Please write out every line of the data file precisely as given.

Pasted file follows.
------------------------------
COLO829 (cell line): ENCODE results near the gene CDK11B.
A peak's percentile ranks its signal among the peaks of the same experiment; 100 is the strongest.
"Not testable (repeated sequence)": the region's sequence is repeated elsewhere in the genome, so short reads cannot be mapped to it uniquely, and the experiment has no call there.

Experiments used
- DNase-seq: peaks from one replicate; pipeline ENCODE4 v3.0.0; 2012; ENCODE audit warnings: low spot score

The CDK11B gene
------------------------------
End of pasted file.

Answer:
COLO829 (cell line): ENCODE results near the gene CDK11B.
A peak's percentile ranks its signal among the peaks of the same experiment; 100 is the strongest.
"Not testable (repeated sequence)": the region's sequence is repeated elsewhere in the genome, so short reads cannot be mapped to it uniquely, and the experiment has no call there.

Experiments used
- DNase-seq: peaks from one replicate; pipeline ENCODE4 v3.0.0; 2012; ENCODE audit warnings: low spot score

The CDK11B gene